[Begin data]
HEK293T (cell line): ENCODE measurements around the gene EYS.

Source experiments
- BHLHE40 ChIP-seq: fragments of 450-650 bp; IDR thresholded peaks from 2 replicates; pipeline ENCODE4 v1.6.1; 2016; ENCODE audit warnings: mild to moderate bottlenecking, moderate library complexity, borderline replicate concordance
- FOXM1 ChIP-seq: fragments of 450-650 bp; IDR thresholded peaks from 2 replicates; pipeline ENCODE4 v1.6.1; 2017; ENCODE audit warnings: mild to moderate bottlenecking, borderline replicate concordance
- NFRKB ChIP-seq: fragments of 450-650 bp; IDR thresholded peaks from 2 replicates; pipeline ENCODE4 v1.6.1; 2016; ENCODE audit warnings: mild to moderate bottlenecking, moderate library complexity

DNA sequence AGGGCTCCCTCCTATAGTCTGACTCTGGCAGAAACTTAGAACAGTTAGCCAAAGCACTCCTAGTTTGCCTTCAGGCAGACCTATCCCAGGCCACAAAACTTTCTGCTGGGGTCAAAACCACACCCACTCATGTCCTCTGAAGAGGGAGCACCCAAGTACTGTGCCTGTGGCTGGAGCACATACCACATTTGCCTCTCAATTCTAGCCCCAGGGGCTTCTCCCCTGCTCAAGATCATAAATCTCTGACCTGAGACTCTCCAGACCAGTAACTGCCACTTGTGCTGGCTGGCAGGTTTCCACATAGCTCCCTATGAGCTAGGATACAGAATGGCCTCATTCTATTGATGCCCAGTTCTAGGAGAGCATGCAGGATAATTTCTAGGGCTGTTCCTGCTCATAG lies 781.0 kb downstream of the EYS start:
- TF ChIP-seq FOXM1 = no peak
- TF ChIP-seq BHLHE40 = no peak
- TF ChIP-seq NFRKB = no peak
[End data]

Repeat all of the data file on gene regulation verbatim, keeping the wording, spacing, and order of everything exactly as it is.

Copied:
HEK293T (cell line): ENCODE measurements around the gene EYS.

Source experiments
- BHLHE40 ChIP-seq: fragments of 450-650 bp; IDR thresholded peaks from 2 replicates; pipeline ENCODE4 v1.6.1; 2016; ENCODE audit warnings: mild to moderate bottlenecking, moderate library complexity, borderline replicate concordance
- FOXM1 ChIP-seq: fragments of 450-650 bp; IDR thresholded peaks from 2 replicates; pipeline ENCODE4 v1.6.1; 2017; ENCODE audit warnings: mild to moderate bottlenecking, borderline replicate concordance
- NFRKB ChIP-seq: fragments of 450-650 bp; IDR thresholded peaks from 2 replicates; pipeline ENCODE4 v1.6.1; 2016; ENCODE audit warnings: mild to moderate bottlenecking, moderate library complexity

DNA sequence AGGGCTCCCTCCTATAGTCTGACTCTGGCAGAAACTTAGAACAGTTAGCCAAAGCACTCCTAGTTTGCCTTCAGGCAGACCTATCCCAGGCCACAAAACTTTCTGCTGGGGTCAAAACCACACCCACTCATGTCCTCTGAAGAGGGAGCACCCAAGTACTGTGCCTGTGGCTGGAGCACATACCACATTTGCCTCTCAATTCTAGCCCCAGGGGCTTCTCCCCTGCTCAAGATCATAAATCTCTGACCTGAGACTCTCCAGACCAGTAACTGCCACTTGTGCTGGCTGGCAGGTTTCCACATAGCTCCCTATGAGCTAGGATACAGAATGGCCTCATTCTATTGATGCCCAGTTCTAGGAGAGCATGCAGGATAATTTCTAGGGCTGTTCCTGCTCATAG lies 781.0 kb downstream of the EYS start:
- TF ChIP-seq FOXM1 = no peak
- TF ChIP-seq BHLHE40 = no peak
- TF ChIP-seq NFRKB = no peak